Historic Southwest Rochester

Origins of the Neighborhood
By Alli Vaith

As you stroll down 4th Street SW, you are taken back in time to where the growth of this community began. Originally built for staff of St. Marys Hospital and Mayo Clinic, the Historic Southwest neighborhood homes were built as early as 1863, with the majority of homes built between 1900 and 1920 as the population of Rochester exploded from under 7,000 to close to 14,000. Between 1912 and 1914, as the construction of Mayo Clinic was under way, many homes were built within a 1-mile radius to accommodate all of the new community residents in the city.

ARCHITECTURAL VARIETY AND INFLATION
Many different designs can be found in this area. The American colonial is a two-story home with a staircase in the center. English Tudor homes feature steeply pitched gable roofs and decorative half-timbering. The Greek Revival style has a medium pitch, side-gable roof with narrow eaves and classical columns, and Federal Style homes are simple squares two stories high and two rooms deep. A variety of designs distinguish houses. From stucco and shaker siding to brick exteriors, wavy roofs, column-supported overhangs, large front porches, small yards and tuck-under garages, homes in this neighborhood—ranging from 1,300 to 8,000 square feet—are truly unique.

In the early 1900s, a modest home in Rochester cost around $4,000 to construct, while the mansions on Pill Hill could cost anywhere from $8,500 to $21,000. In 2020, these same properties range from $300,000 up to $1.6 million. Listed on the National Register of Historic Places, the Historic Southwest Neighborhood Association added 15 brown “Historic SW” street signs in the fall of 2017 to distinguish the neighborhood.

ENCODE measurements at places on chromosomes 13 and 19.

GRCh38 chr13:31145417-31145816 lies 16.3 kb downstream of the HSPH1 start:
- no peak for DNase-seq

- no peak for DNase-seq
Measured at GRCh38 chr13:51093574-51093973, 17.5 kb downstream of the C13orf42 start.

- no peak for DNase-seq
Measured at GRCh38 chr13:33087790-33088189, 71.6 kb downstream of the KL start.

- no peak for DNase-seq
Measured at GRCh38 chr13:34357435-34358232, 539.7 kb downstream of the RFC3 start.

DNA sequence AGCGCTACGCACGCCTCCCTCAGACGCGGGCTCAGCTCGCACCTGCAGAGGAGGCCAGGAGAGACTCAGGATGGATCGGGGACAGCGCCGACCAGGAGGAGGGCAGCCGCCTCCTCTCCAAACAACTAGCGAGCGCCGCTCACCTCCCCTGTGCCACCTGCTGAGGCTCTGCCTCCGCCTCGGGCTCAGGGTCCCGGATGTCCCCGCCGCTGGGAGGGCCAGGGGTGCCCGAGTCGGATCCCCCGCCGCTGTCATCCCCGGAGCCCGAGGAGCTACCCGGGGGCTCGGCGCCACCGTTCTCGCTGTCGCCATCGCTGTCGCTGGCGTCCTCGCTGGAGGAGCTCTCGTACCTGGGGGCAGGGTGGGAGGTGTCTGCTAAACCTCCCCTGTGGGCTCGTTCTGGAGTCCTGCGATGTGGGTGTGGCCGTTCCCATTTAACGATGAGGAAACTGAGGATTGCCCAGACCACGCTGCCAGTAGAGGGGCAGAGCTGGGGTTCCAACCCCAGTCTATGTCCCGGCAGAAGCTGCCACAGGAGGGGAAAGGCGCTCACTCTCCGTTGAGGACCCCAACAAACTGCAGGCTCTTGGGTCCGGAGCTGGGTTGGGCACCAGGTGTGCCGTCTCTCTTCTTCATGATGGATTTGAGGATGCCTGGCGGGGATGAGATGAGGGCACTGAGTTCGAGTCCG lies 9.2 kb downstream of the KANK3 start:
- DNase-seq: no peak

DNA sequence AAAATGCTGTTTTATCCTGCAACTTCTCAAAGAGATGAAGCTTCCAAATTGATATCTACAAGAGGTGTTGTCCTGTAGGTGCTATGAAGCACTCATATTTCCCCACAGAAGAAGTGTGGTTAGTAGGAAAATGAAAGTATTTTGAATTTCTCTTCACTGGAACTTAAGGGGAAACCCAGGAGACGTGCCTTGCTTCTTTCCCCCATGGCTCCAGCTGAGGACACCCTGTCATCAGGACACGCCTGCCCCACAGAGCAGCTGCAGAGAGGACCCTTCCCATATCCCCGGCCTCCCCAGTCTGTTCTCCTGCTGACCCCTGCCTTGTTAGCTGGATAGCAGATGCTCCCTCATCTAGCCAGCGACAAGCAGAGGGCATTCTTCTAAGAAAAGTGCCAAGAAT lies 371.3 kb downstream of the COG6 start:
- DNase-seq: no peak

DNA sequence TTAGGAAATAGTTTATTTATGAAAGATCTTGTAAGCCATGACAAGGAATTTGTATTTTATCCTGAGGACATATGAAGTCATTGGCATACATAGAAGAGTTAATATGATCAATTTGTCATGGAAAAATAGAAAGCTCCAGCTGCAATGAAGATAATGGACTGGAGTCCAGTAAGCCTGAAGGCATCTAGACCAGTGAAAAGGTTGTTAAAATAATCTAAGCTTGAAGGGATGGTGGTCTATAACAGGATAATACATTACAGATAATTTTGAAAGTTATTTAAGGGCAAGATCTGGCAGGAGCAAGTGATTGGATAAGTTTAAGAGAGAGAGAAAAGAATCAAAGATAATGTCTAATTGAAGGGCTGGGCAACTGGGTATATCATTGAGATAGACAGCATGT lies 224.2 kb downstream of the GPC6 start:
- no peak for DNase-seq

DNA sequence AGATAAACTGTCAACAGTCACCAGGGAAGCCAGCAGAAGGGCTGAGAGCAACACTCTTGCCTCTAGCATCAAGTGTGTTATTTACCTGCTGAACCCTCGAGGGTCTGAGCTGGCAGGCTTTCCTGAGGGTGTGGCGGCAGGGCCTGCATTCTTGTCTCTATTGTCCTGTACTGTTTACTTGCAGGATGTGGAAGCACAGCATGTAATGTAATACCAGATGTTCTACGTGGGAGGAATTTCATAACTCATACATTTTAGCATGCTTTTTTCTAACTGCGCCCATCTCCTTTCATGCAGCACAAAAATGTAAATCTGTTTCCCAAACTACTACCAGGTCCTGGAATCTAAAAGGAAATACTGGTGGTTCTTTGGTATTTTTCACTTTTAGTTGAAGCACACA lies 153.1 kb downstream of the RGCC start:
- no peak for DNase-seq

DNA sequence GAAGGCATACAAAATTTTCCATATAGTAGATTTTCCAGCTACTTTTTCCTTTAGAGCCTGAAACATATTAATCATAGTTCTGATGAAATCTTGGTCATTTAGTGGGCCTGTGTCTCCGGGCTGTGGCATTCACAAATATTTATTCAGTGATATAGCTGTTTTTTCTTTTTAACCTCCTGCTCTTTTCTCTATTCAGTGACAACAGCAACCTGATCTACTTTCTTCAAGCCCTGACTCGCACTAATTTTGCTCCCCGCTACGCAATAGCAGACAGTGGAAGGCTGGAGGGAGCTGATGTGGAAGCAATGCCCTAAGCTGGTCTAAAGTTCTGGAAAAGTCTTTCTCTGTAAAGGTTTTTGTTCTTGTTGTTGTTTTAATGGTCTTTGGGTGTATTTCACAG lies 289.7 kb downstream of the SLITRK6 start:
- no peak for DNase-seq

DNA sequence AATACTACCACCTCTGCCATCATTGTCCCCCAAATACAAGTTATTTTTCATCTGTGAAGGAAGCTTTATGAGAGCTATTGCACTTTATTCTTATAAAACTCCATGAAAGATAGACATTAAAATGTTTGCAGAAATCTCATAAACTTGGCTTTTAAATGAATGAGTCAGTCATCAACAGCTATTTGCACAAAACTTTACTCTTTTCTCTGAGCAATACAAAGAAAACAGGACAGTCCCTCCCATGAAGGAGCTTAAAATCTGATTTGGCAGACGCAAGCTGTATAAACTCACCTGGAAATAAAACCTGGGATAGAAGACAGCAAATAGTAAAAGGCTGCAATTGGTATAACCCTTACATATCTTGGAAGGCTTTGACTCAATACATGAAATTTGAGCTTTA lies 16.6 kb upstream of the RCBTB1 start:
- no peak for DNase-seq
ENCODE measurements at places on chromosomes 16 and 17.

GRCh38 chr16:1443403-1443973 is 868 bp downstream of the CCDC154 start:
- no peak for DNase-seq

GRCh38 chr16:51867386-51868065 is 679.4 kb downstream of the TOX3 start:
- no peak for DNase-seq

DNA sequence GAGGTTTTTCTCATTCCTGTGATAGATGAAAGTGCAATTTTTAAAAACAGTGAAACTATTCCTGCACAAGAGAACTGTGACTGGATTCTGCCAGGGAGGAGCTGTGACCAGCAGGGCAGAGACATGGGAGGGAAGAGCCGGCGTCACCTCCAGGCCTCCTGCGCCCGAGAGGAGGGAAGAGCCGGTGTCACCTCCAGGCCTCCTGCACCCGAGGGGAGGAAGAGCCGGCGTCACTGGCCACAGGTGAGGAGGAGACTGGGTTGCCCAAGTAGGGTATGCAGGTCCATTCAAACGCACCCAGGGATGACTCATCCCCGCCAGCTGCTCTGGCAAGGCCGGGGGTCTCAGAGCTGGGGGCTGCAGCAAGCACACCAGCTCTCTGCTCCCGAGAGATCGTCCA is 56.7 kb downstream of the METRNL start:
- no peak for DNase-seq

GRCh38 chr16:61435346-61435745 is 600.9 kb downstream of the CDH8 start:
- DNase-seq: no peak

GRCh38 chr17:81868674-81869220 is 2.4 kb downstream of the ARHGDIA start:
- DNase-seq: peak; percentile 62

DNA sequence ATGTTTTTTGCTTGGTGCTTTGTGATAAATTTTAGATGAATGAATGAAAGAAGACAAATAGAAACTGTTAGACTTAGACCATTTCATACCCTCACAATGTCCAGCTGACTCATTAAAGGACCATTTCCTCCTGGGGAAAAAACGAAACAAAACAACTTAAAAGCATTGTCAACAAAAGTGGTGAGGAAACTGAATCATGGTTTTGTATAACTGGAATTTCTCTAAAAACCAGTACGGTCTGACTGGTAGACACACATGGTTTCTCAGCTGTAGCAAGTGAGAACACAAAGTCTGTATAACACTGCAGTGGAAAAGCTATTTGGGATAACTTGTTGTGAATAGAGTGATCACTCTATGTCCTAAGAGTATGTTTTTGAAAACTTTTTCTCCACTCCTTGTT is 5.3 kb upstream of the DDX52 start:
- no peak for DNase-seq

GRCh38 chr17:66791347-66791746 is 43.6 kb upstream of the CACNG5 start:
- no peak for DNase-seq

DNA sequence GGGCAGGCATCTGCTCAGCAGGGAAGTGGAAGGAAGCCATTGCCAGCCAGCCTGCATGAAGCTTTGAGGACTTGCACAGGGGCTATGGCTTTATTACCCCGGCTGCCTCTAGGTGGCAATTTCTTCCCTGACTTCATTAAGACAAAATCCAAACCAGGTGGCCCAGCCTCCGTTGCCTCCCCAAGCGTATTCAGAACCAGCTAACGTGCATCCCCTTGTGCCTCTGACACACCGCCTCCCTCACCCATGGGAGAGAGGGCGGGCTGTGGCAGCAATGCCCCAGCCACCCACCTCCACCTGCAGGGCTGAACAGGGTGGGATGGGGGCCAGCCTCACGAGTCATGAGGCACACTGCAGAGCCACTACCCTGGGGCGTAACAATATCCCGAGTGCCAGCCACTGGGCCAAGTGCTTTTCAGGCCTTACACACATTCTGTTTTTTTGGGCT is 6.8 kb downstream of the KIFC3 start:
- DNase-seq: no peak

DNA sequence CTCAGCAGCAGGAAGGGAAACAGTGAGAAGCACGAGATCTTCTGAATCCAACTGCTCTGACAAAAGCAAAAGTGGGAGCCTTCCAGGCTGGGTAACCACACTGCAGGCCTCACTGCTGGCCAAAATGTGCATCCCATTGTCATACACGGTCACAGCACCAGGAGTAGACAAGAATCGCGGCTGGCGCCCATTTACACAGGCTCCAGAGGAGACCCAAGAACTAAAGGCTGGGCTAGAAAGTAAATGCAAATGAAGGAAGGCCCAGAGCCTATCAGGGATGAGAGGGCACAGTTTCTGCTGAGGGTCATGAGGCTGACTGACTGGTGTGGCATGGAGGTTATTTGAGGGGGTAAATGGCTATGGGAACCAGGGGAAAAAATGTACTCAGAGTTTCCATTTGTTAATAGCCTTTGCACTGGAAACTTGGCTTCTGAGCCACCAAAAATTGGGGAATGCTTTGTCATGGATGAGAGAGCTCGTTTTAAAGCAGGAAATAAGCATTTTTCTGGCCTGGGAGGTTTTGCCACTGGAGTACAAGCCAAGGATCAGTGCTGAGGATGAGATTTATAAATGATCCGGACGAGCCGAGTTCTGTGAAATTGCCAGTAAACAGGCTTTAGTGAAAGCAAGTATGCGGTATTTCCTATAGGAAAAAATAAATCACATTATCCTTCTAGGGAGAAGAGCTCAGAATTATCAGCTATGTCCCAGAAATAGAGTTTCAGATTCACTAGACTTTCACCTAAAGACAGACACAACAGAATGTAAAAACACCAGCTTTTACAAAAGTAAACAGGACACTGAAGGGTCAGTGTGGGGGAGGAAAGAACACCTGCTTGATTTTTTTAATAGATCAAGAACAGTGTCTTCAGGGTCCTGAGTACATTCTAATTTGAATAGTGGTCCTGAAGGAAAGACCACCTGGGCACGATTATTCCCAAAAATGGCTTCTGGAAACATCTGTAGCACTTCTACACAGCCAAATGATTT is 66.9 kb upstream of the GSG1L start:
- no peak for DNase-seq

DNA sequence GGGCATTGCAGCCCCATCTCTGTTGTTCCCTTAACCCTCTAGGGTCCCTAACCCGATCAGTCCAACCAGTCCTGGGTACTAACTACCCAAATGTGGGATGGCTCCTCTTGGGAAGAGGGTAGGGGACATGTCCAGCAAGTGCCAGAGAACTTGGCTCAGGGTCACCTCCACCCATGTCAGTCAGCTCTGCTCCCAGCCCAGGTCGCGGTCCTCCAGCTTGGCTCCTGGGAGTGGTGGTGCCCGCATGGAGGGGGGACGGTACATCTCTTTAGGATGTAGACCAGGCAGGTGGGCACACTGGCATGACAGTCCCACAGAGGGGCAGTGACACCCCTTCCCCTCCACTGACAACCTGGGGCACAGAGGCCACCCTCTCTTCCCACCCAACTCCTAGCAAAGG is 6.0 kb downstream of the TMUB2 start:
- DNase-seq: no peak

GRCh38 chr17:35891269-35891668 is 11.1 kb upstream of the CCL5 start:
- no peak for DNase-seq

HOME STORIES
One common feature stands out in this historic neighborhood: Each home has its own story. The following are the home stories from three homeowners.

628 4th Street SW
Owner Jill Radman says, “I love the character of the home, with the French doors, hardwood floors and quality woodwork throughout the home. It’s also great knowing it’s a historic home. Prior to owning it, I used to walk past the house when I walked to work and realized I couldn’t beat the location.” Jill appreciates the character of older homes stating, “The craftsmanship is different in the older homes, as much of it, if not all of the homes, were built by hand. Newer homes do not seem to have the same quality.”

Her advice for remodeling an older home? “It’s always a good idea to consult an expert before starting a major project such as taking out walls, adding central air conditioning or adding on rooms. No one wants any negative surprises.” 

As she undergoes construction on a new home out of town she says, “I’ve learned that to build a new home with the same level of quality craftsmanship costs significantly more than buying one and making it your own. In the new home I will forgo some of the features I love in older homes due to cost.”

Radman adds, “I was contacted by a prior owner and her granddaughter, who was writing a piece on the house. I was able to give the granddaughter the opportunity to stay in the home and browse through the written purchase history of the house since it has continued to be handed down from owner to owner.” She appreciates the history of her home.